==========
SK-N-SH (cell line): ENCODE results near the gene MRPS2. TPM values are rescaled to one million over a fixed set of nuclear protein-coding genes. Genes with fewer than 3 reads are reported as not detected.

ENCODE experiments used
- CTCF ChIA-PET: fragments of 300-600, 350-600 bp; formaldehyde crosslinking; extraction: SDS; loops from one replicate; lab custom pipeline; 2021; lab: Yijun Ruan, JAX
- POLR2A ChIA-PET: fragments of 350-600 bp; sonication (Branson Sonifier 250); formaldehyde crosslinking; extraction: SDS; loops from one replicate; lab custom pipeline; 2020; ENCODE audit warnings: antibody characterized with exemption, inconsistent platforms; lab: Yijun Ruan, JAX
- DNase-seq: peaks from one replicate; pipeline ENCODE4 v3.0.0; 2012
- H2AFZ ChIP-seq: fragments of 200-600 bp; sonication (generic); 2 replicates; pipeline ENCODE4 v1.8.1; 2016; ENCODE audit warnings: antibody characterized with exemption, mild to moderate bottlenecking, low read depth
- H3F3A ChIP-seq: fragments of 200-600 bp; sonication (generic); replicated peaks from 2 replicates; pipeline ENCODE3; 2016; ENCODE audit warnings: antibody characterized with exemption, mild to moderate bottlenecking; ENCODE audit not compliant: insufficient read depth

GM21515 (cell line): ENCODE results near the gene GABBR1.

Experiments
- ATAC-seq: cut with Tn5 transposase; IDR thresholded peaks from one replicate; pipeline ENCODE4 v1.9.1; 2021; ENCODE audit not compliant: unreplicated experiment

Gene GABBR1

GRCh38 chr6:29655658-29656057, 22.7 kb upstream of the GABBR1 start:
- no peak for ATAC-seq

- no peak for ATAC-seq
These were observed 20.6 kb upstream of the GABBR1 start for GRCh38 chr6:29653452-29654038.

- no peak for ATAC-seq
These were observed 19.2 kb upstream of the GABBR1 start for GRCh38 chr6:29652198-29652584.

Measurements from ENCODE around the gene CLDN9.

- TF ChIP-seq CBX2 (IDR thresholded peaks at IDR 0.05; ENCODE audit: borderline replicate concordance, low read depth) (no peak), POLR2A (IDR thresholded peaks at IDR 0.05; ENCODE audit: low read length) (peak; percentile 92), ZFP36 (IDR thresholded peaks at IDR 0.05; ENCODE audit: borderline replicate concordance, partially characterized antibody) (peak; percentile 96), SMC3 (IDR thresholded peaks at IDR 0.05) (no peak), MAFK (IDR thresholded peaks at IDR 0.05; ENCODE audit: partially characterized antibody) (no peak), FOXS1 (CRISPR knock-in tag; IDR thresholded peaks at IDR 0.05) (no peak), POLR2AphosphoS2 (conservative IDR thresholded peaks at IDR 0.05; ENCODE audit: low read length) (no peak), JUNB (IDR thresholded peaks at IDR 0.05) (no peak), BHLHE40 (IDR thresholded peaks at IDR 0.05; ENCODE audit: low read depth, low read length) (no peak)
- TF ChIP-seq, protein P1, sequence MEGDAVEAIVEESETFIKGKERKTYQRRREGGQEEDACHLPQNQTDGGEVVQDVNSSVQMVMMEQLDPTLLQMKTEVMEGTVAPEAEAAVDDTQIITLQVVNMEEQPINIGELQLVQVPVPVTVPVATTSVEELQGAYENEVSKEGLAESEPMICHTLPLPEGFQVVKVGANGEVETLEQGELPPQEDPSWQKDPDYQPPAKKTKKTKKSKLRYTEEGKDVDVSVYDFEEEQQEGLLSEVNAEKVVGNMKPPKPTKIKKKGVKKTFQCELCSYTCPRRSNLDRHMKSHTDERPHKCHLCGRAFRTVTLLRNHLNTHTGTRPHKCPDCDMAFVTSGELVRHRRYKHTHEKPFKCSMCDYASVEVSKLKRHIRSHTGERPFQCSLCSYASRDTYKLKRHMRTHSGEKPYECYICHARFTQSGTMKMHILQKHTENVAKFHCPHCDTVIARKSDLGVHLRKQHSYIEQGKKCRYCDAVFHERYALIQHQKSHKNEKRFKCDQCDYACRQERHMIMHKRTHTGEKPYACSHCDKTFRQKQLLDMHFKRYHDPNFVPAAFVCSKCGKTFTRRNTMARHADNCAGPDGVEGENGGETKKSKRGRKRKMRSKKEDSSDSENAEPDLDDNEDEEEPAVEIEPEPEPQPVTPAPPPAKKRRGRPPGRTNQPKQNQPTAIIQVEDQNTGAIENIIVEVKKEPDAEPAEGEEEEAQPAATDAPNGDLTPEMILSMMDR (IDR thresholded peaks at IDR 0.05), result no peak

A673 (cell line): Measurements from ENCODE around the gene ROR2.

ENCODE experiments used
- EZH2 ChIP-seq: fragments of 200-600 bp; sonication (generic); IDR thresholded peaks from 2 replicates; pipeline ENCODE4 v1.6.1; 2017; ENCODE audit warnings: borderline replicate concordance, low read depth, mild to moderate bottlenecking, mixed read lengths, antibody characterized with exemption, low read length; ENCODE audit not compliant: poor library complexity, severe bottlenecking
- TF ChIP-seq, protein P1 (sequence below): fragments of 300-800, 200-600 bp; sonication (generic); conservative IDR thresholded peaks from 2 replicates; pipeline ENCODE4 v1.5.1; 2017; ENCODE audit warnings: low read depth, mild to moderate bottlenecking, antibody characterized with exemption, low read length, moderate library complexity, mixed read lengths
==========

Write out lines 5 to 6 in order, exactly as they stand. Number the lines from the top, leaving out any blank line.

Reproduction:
- DNase-seq: peaks from one replicate; pipeline ENCODE4 v3.0.0; 2012
- H2AFZ ChIP-seq: fragments of 200-600 bp; sonication (generic); 2 replicates; pipeline ENCODE4 v1.8.1; 2016; ENCODE audit warnings: antibody characterized with exemption, mild to moderate bottlenecking, low read depth